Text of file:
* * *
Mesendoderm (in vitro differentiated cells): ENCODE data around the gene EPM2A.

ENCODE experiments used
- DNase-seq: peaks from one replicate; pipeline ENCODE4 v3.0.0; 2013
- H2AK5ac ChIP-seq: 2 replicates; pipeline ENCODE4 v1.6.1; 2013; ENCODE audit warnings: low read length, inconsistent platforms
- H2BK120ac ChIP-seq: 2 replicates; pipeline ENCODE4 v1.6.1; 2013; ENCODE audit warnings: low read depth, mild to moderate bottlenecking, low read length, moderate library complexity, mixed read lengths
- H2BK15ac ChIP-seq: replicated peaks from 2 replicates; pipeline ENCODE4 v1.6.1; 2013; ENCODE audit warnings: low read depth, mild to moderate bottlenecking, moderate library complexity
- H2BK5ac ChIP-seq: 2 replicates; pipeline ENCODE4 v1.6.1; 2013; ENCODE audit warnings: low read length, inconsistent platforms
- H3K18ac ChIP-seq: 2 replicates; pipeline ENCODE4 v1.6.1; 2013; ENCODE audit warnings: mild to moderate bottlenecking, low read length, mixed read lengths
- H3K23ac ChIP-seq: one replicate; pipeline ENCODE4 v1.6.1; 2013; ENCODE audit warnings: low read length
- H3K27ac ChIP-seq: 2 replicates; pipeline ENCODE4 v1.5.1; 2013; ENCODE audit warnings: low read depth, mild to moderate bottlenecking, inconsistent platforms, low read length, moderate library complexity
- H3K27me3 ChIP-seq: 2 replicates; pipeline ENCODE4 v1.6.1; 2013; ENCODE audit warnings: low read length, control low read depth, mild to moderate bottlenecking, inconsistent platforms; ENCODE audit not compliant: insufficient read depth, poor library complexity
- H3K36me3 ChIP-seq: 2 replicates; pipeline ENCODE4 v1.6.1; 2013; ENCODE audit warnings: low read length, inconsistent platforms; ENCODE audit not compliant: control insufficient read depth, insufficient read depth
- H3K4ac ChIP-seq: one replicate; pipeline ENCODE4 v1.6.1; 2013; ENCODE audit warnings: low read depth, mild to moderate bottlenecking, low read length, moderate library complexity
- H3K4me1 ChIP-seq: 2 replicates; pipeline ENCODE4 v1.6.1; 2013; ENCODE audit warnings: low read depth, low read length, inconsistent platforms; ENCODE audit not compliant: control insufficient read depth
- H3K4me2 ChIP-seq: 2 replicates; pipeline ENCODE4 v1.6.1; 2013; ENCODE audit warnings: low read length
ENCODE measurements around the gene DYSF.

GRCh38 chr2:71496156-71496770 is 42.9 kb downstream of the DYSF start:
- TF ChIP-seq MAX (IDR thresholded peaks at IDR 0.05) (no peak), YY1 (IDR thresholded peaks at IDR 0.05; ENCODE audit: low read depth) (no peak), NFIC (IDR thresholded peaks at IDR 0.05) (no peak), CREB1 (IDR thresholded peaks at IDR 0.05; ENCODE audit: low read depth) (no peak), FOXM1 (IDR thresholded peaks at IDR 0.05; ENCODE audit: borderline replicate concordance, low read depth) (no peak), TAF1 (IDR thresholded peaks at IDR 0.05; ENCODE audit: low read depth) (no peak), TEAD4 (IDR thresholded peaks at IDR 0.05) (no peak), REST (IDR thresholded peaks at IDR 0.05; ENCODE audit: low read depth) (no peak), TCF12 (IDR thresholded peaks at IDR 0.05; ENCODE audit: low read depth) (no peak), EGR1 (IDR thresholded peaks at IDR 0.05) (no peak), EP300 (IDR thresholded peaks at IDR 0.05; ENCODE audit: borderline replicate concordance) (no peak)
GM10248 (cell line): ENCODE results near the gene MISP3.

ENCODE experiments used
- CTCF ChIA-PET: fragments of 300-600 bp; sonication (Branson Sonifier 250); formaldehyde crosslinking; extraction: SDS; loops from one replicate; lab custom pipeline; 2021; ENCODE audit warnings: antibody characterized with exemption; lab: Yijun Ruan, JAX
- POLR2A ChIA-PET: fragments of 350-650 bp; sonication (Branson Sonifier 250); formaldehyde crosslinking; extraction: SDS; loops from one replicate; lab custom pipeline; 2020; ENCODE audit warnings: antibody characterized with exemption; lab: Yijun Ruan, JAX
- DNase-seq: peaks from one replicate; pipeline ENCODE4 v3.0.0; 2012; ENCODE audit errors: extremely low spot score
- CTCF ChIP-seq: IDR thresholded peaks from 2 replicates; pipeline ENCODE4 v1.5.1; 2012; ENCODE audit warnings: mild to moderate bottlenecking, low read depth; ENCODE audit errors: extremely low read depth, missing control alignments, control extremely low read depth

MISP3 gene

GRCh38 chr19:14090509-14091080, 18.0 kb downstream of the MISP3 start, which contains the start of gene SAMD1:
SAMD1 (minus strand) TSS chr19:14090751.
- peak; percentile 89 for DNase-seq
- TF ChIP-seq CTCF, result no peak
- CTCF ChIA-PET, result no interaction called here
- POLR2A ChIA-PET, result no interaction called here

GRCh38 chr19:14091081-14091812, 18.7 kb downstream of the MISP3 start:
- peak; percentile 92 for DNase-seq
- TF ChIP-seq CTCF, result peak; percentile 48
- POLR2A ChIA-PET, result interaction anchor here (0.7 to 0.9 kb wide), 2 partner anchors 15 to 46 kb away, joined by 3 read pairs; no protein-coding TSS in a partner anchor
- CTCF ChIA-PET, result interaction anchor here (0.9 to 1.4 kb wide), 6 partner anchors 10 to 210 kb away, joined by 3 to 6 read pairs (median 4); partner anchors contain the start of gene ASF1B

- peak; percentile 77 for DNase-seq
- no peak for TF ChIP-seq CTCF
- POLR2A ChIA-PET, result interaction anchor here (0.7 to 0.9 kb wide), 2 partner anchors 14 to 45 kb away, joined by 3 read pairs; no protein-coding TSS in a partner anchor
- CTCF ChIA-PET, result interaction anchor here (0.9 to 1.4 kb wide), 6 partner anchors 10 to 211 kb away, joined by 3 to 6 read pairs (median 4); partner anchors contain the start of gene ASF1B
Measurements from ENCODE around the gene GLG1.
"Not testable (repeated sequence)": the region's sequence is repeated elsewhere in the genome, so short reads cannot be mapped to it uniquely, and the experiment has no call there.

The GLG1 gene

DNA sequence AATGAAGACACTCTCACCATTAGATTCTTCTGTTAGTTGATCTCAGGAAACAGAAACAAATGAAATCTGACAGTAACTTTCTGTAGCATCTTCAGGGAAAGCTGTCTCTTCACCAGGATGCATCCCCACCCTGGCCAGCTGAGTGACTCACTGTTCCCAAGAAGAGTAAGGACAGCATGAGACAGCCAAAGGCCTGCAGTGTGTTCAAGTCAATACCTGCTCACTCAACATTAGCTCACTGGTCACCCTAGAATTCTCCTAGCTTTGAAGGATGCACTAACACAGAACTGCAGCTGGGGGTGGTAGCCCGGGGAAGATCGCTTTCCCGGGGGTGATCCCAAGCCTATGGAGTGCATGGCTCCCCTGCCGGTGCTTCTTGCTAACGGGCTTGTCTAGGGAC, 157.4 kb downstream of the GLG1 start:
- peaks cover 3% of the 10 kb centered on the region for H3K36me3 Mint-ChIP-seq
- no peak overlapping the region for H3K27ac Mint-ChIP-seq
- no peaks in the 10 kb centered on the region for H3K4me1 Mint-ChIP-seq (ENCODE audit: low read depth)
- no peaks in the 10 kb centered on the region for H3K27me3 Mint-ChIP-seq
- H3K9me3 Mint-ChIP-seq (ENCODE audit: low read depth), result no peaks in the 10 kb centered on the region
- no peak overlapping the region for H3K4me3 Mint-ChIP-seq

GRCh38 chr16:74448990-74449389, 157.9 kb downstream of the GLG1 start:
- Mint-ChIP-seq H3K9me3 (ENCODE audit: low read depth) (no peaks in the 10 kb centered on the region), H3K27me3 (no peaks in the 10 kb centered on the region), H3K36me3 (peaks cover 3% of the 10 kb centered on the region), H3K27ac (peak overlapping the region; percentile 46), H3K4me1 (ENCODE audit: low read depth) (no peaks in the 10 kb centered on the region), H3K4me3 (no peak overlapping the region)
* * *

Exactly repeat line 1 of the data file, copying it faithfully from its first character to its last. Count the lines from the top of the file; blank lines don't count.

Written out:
Mesendoderm (in vitro differentiated cells): ENCODE data around the gene EPM2A.